The Single Biggest Investment Mistake You Can MakeThe single most important investment decision you ever make may well be how much to automatically Pay Yourself First into your retirement plan. With this in mind, it shouldn’t be hard to figure out the single biggest mistake you can make: Not using your pre-tax retirement plans and not maxing them out.People who aren’t serious about being rich say this:• “I can’t afford to save more than 4 percent of my income."• "My spouse is enrolled in his/her plan, so I don’t need to enroll in mine.”• “Our plan isn’t any good, so it’s not worth using.”• “ My company doesn’t match retirement contributions, so signing up for the plan isn’t worth it.”• “Investing in stocks is foolish.”• “I’ll save more later.”-- excerpt from page 94 of The Automatic Millionaire* * * * * * * * * * * * * * * I’ll never forget when I met my first Automatic Millionaire. I was in my mid-twenties and was teaching an investment class at a local adult-education program. Jim McIntyre, a middle-aged, middle manager for a local utility company, was one of my students. He and I hadn’t spoken much until one day when he came up after class to ask if he could make an appointment with me to review his and his wife’s financial situation.The request surprised me. Though I felt strongly (and still do) that just about everyone could benefit from the advice of a qualified financial planner, Jim didn’t strike me as the type who would seek it out.I told him I’d be happy to set up a meeting, but if he wanted my help, his wife would have to come too, as my group managed money only for couples who worked on their finances together.Jim smiled. “No problem,” he said. “Sue’s the reason I’m here. She took your ‘Smart Women Finish Rich’ seminar and told me I should sign up for your course. I’ve liked what you’ve had to say, and we both figure it’s time to do some financial planning. You see, I’m planning to retire next month.”Now I was really surprised. I didn’t say anything, but as I looked Jim up and down, I doubted he could be in a position to retire. From the few comments he had made in class, I knew he was in his early fifties and had worked for the same company for thirty years, never earning much more than $40,000 a year, and didn’t believe in budgets. I also knew that he considered himself to be “ultraconservative,” so I figured he couldn’t have made a fortune in the stock market.My Grandma Rose Bach had taught me never to judge a book by its cover. But something didn’t add up. Maybe Jim had just inherited a lot of money. For his sake, I hoped so.“WHAT AM I MISSING HERE?”When the McIntyres came into my office a few days later, they looked exactly like what they were: hard-working, “average Joe” Canadians. What stuck in my mind about Jim was that he was wearing a short-sleeved dress shirt with a plastic pocket protector in his breast pocket. His wife, Sue, had a little more flair, with some seriously blond highlights. She was a beautician, a couple of years younger than Jim.The thing was, they didn’t act like middle-aged people. They were holding hands like two high school kids on a first date, literally bubbling with excitement. Before I could ask how I could help them, Jim started talking about his plans and what he would do with his free time. As he did, Sue kept exclaiming, “Isn’t it great he can retire so young! Most people can’t retire until they reach sixty-five, if then, and here’s Jim able to do it at fifty-two!”“LET’S NOT GET AHEAD OF OURSELVES.”After ten minutes of this, I had to interrupt. “Guys, your enthusiasm is contagious, but let’s not get ahead of ourselves here. I’ve met with literally hundreds of potential retirees over the last few years and I have to tell you–hardly any of them have been able to retire in their early fifties.” I looked Jim in the eye. “Usually people come to my office to find out if they can retire,” I said. “You already seem to be sure you can. What makes you so certain you can afford to?”Jim and Sue exchanged a look. Then Jim turned back to me. “You don’t think we’re rich enough,” he said. “Do you?” The way Jim put it, it wasn’t exactly a question.“Well, that’s not the way I would have phrased it,” I replied, “but yes, it takes a fair amount of money to fund an early retirement, and most people your age aren’t even close to having saved enough. Knowing what I do about your background, I’m truthfully curious about how you could possibly have enough money.” I looked him in the eye. He gazed back at me serenely.“Jim, you’re only fifty-two,” I said. “Considering that only about one in ten people can barely afford to retire at age sixty-five with a lifestyle equal to what they had when they worked, you have to admit that retiring at your age with your income would be a pretty big feat.”Jim nodded. “Fair enough,” he said and handed me a sheaf of documents. They included his and Sue’s tax returns as well as financial statements that listed exactly what they owned and owed.I looked first at their tax returns. The previous year, Jim and Sue had earned a total of $53,946. Not bad. Not rich, to be sure, but a decent income.Okay, next. How much did they owe?I scanned their financial statements. I couldn’t find any outstanding debts listed. “Hmm,” I said, raising an eyebrow. “You have no debt?”“THE MCINTYRES DON’T DO DEBT.”They exchanged another smile and Sue squeezed Jim’s hand. “The McIntyres don’t do debt,” she said with a chuckle.“What about your kids?” I asked.“What about them?” Jim answered. “They’re both out of university, on their own, and God bless ’em.”“Well, all right then,” I said, “let’s see what you own.” I turned back to the financial statement. There were two homes listed: the house where they lived (valued at $450,000) and a rental property (a second house valued at $325,000).“Wow,” I said. “Two houses and no mortgage on either?”“Nope,” Jim replied. “No mortgage.”Next came the retirement accounts. Jim’s RRSP and company pension plan combined currently amounted to $610,000. And there was more. Sue had an RRSP of her own that totalled $72,000. In addition, they owned $160,000 in provincial bonds and had $62,500 in cash in a bank savings account.Talk about a substantial asset base. Add in some personal property (including a boat and three cars -- all fully paid for) and they had a net worth approaching $2 million!By any standard, the McIntyres were rich. It wasn’t simply that they owned a lot of assets free and clear (though that in itself was pretty impressive), they also had a continuing income stream in the form of interest and dividends from their investments and $26,000 a year in rent generated by their second house. On top of that, Jim qualified for a small pension and Sue liked being a beautician so much that she planned to keep working until she was sixty (even though she didn’t need to). Suddenly, Jim’s plan to retire at fifty-two didn’t seem so crazy. In fact, it was completely realistic. More than realistic -- it was exciting!“WE INHERITED KNOWLEDGE.”Normally, I don’t get wide-eyed about people’s wealth. But there was something about the McIntyres that impressed me. They didn’t look rich. And they didn’t seem terribly special. To the contrary, they seemed perfectly ordinary -- your average, nice, hard-working couple. How could they have possibly amassed such wealth at such a relatively young age?To put it mildly, I was confused. But I was also hooked. I was in my mid-twenties at the time, and even though I was making good money, I was still basically living paycheque to paycheque. Some months I did manage to save a little, but more often then not I’d get busy or spend too much the next month and not save a dime. Many months it seemed that instead of getting ahead, I was falling behind, working harder and harder to make ends meet.It was embarrassing, really, and frustrating. Here I was, a financial advisor teaching others how to invest, and I was often struggling myself. Even worse, here were the McIntyres, who probably in their best year barely made half of what I was making, and yet they were millionaires, while I was falling further and further into debt.Clearly, they knew something about taking action with their money that I needed to learn. And I was determined to find out what it was. How could such regular people have amassed such wealth? Eager to know their secret but not knowing where to begin, I finally asked them, “Did you inherit any of this?”Jim broke out in a deep belly laugh. “Inherit?” he repeated, shaking his head. “The only thing we inherited was knowledge. Our parents taught us a few common-sense rules about handling money. We just did what they said and, sure enough, it worked. The same is true for a lot of people we know. In fact, in our neighbourhood, about half our friends are going to retire this year, and many of them are even better off then we are.”At this point, I was hooked. The McIntyres had come to interview me about how I could help them, but now I wanted to interview them.LOOKING RICH VS. BEING RICH“You know,” I said, “every week I meet people who take my classes like you did but who are exactly the opposite of you. I mean, they look rich but when you get into the details of what they really have, it often turns out that they are not only not rich but broke. Just this morning, I met with a man who drove up in a brand new Porsche, wearing a gold Rolex watch. He looked loaded, but when I went through his statements I found he was actually leveraged to the hilt. A guy in his mid-fifties, living in a million-dollar home with an $800,000 mortgage. Less than $100,000 in savings, more than $75,000 in credit card debt, and he was leasing the Porsche! Plus he was paying alimony to two ex-wives.”At this point, none of us could help ourselves. We all began to laugh. “I know it’s not funny,” I said, “but here was this guy, looking rich and successful, and actually he’s a financial and emotional wreck. He handled his finances just like he drove his Porsche: red-lining all the way. Then you guys come in. You drive up in a Ford Taurus. Jim here is wearing a ten-year-old Timex -- ”“Nope,” Jim interrupted with a smile. “It’s an eighteen-year-old Timex.”“Exactly!” I said. “An eighteen-year-old Timex. And you’re rich. You guys are happy as clams, still married, two great kids you put through college, and you’re retiring in your mid-fifties. So please tell me -- what was your secret? You must have one, right?”Sue looked me straight in the eye. “You really want to know?” she asked.I nodded wordlessly. Sue looked at Jim. “You think we can spare an extra fifteen minutes to explain it to him?”“Sure,” Jim said. “What’s fifteen minutes?” He turned to me. “You know, David, you already know this stuff. You teach it every day. We just lived it.”JIM AND SUE SHARE THEIR STORYSue took a deep breath, then launched into their story. “Well, first, we got married young. Jimmy was twenty-one when we started dating, and I was nineteen. We were married three years later. After our honeymoon, both of our parents sat us down and told us together that we needed to get serious with our lives. They said we had a choice. We could work all our lives for money and live month to month, paycheque to paycheque, like most people. Or we could learn to make our money work for us and really enjoy our lives. The trick, they said, was simple. Every time you earn a dollar, you should make sure to pay yourself first.”“WE DECIDED TO PAY OURSELVES FIRST.”Jim nodded in agreement. “You know,” he said, “most people think that when they get their paycheque, the first thing they should do is pay all their bills -- and then if there is anything left over, they can save a few dollars. In other words, pay everyone else first and yourself last. Our parents taught us that to really get ahead of the game, you have to turn this around. Put aside a few dollars for yourself, THEN pay all your other bills.”He sat back in his chair and shrugged, as if to say, “No big deal.”Sue smiled and shook her head. “Jim makes it sounds easy,” she said, “but the truth is we had to learn how to save our money. In the beginning, we tried to put ourselves on a budget but somehow the numbers never added up and we started fighting a lot. One day I called my mom upset because of a money fight we had and she told me that budgeting didn’t work. She said she and my dad had tried it and all it had led to was endless arguments. So they decided to toss the budget and instead take 10 percent of their pay out of their paycheques and put it in a savings account before they ever saw it or had a chance to spend it on anything. ‘You’d be surprised how quickly you get used to doing without that 10 percent,’ she told me. ‘And meanwhile it’s piling up in the bank.’ The secret, she explained, is that you can’t spend what you don’t see.“So that’s what we did. We originally started putting aside just 4 percent of our income and slowly increased the amount. Today, we save 15 percent. But on average we always saved about 10 percent, just like Mom said.”“And what did you do with your savings?” I asked.“Well,” Sue said, “the first thing we started saving for was our retirement.”“Each of us opened a Registered Retirement Savings Plan,” Jim broke in. “My company had a pension plan, but any extra money we contributed to our RRSPs. Most of our friends didn’t bother. But we did.”Sue took up the story again. “After that, our next priority was to put aside enough so we could buy a home. Both our parents told us that their homes had been the best investments they had ever made -- that nothing gives you freedom and security like owning a home. But the key, they said, was owning it free and clear. In other words, you pay off that mortgage as quickly as you can.“They said that, while our friends were busy splurging on decorating their apartments and eating lunch out every day, we should be watching our spending and saving as much as we could. They made a big point about how so many people waste big money on small things.”She looked at Jim. “You remember that, honey?” she asked.“I sure do,” Jim replied. He turned to me. “You know, the trick to getting ahead financially isn’t being cheap and boring. It’s watching the small stuff -- little spending habits you have that you’d probably be better off without. In our case, we realized that one of the main ‘small stuff’ things we were spending too much money on were cigarettes. We both smoked about a pack a day and our parents hated it. Back then, the health risks were just beginning to be publicized and they pointed out that if we stopped wasting money on cigarettes, we could probably save enough in two years to make a down payment on a home. And we’d be saving our health in the process.”From the Hardcover edition.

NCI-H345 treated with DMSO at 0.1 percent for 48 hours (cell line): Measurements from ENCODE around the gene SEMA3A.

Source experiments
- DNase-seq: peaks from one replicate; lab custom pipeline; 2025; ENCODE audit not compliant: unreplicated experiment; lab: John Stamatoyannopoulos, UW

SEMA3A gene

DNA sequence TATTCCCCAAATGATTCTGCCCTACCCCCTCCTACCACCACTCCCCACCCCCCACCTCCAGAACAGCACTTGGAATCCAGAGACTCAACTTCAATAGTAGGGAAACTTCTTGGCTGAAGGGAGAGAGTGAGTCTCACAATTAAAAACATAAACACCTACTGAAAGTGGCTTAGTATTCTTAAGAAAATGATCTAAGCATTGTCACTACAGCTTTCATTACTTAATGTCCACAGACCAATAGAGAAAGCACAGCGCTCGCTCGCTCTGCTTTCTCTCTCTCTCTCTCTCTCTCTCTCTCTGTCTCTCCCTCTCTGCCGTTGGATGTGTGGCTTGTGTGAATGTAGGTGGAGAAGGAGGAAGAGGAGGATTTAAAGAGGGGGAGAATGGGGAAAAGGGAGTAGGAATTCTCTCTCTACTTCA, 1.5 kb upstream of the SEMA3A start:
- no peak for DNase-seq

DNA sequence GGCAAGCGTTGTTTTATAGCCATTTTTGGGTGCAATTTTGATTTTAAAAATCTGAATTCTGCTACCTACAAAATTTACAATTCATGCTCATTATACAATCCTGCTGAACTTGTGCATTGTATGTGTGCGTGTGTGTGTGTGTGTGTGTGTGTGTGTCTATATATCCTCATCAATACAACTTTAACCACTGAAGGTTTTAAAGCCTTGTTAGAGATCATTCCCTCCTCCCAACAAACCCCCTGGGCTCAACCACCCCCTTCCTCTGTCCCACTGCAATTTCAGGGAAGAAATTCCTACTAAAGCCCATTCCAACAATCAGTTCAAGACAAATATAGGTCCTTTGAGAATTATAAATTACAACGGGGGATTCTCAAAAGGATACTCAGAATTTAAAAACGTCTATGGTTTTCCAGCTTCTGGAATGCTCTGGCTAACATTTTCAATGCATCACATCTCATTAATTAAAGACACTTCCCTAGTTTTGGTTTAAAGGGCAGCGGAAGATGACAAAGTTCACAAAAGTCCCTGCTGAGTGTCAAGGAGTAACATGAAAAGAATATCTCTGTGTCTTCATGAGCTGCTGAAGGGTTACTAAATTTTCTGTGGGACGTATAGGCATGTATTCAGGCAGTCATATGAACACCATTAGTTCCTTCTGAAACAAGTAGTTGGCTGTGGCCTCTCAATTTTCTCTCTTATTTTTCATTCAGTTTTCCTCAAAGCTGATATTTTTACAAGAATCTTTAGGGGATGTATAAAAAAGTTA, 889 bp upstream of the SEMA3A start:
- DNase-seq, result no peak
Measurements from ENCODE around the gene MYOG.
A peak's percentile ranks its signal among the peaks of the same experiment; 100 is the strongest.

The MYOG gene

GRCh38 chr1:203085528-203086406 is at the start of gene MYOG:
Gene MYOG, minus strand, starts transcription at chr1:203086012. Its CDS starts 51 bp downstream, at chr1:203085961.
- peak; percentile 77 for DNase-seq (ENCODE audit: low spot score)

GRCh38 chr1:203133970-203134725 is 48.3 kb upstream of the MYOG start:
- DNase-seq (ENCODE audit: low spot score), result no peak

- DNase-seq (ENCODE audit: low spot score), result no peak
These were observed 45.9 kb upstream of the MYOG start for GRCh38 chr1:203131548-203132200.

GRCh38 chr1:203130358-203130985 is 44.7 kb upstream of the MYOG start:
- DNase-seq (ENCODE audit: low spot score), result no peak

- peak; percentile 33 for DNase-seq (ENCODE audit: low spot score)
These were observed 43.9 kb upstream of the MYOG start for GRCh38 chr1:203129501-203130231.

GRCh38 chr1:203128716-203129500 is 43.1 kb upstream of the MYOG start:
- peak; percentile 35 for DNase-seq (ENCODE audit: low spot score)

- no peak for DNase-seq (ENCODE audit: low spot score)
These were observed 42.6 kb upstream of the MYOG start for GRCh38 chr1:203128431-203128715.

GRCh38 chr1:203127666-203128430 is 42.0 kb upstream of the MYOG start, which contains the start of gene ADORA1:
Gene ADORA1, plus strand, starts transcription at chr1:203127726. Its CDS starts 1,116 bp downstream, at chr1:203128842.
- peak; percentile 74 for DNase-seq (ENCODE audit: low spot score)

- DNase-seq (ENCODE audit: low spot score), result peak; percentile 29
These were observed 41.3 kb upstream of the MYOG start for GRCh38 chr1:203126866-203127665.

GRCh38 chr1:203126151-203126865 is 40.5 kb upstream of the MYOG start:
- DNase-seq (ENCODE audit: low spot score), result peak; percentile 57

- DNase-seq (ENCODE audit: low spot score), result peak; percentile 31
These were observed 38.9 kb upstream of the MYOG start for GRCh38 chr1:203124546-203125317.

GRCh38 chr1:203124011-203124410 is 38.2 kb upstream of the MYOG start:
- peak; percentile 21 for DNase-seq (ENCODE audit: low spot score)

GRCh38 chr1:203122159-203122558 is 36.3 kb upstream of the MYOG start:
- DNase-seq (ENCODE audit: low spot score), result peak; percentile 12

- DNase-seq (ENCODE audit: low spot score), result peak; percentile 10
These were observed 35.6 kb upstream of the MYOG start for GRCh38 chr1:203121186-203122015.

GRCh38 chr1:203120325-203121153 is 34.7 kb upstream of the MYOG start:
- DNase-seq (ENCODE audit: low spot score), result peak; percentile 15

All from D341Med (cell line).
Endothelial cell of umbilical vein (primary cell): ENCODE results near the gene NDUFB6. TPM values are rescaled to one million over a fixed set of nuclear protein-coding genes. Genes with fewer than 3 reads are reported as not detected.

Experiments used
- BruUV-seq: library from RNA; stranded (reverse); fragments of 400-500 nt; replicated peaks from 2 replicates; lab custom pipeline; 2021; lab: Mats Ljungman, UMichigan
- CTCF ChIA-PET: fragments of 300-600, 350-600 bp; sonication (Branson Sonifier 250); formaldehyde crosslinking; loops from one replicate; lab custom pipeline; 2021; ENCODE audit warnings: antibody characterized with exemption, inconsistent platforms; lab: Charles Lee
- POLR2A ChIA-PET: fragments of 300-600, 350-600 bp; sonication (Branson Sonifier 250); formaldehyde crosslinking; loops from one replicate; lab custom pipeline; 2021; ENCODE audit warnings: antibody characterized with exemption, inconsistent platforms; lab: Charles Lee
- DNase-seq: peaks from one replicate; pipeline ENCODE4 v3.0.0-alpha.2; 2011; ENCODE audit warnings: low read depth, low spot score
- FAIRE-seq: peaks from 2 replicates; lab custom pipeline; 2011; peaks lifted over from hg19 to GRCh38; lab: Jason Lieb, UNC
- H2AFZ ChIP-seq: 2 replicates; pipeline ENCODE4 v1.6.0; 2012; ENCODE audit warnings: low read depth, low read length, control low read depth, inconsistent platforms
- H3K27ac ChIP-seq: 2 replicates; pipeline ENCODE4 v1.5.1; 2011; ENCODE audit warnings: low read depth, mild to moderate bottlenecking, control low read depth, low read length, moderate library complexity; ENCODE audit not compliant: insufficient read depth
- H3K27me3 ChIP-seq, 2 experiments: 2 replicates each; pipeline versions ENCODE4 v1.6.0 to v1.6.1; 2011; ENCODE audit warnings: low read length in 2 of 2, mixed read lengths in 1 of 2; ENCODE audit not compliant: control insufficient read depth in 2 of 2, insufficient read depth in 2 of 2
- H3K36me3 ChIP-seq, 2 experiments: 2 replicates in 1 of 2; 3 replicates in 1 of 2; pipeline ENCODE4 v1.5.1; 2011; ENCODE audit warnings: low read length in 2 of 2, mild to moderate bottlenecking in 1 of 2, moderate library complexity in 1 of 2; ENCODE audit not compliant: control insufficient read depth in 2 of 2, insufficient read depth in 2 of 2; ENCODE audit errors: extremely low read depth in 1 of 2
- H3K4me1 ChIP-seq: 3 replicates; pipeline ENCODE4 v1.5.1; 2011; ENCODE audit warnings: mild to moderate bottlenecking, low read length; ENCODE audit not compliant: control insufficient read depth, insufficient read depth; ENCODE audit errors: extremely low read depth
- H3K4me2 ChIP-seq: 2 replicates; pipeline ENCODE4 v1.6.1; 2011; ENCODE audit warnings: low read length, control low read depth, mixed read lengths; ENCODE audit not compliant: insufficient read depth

Editorial Reviews

“The Automatic Millionaire is an automatic winner. David Bach really cares about you: on every page you can hear him cheering you on to financial fitness. No matter who you are or what your income is, you can benefit from this easy-to-apply program. Do it now. You and your loved ones deserve big bucks!”—Ken Blanchard, co-author of The One Minute Manager“The Automatic Millionaire gives you, step by step, everything you need to secure your financial future. When you do it David Bach’s way, failure is not an option.”—Jean Chatzky, Financial Editor, NBC’s Today“David Bach's no spin financial advice is beautiful because it's so simple. If becoming self-sufficient is important to you then this book is a must.”—Bill O'Reilly, anchor, Fox News, and author of The O’Reilly Factor and The No Spin Zone “Finally, a book that helps you stop sweating it when it comes to your money! The Automatic Millionaire is a fast, easy read that gets you to take action. David Bach is the money coach to trust year in and year out to motivate you financially.”—Richard Carlson, author of Don't Sweat the Small Stuff and Don’t Sweat the Small Stuff About Money“David Bach’s The Automatic Millionaire proves that you don’t have to make a lot of money or have a complicated financial plan to get started — you can literally start towards your financial dreams today, in a matter of hours, with just one life changing secret: Pay yourself first and make it automatic! Equally important, this book shows you how to simplify and automate your entire financial life.”—Harry S. Dent, Jr., investment strategist and author of The Roaring 2000s“The Automatic Millionaire is, simply put…a great little book!  You can read it in a matter of hours and take action immediately on a powerful, simple, totally AUTOMATIC plan to become a millionaire.”—Robert G. Allen, coauthor of The One Minute Millionaire“The Automatic Millionaire is brilliant in its simplicity and thoroughly enjoyable to read. If you want to create financial security and still sleep at night, you've just got to get this book! Thank you, David...your advice will change people's lives.”—Barbara Stanny, author of Secrets of Six-Figure Women and Prince Charming Isn't Coming“David Bach lets you in on the secret to finishing rich, and it’s so simple anyone can do it. Read this book, follow his advice, and it will change your life.”—Candace Bahr and Ginita Wall, co-founders of the Women’s Institute for Financial Education (WIFE.org)“Pay yourself first. It’s simple ideas like this that can make all the difference in your financial future. Ignore David Bach's new book at your own peril.”—Al Ries, author of Focus, The Future of Your Company Depends on It“David Bach makes understanding your finances easy, fun and exciting. The Automatic Millionaire is a practical and smart guide to mastering your relationship with money.”—Barbara De Angelis, Ph.D. author of What Women Want Men to Know“More people will become millionaires in the years ahead than in all the previous years of human history. It has never been more possible for you to get out of debt, achieve financial independence and build a financial fortress around yourself than it is today. This fast-moving book by David Bach gives you the practical strategies and techniques you need to take complete control of your financial life and become the millionaire you want to be.”—Brian Tracy, author of Goals!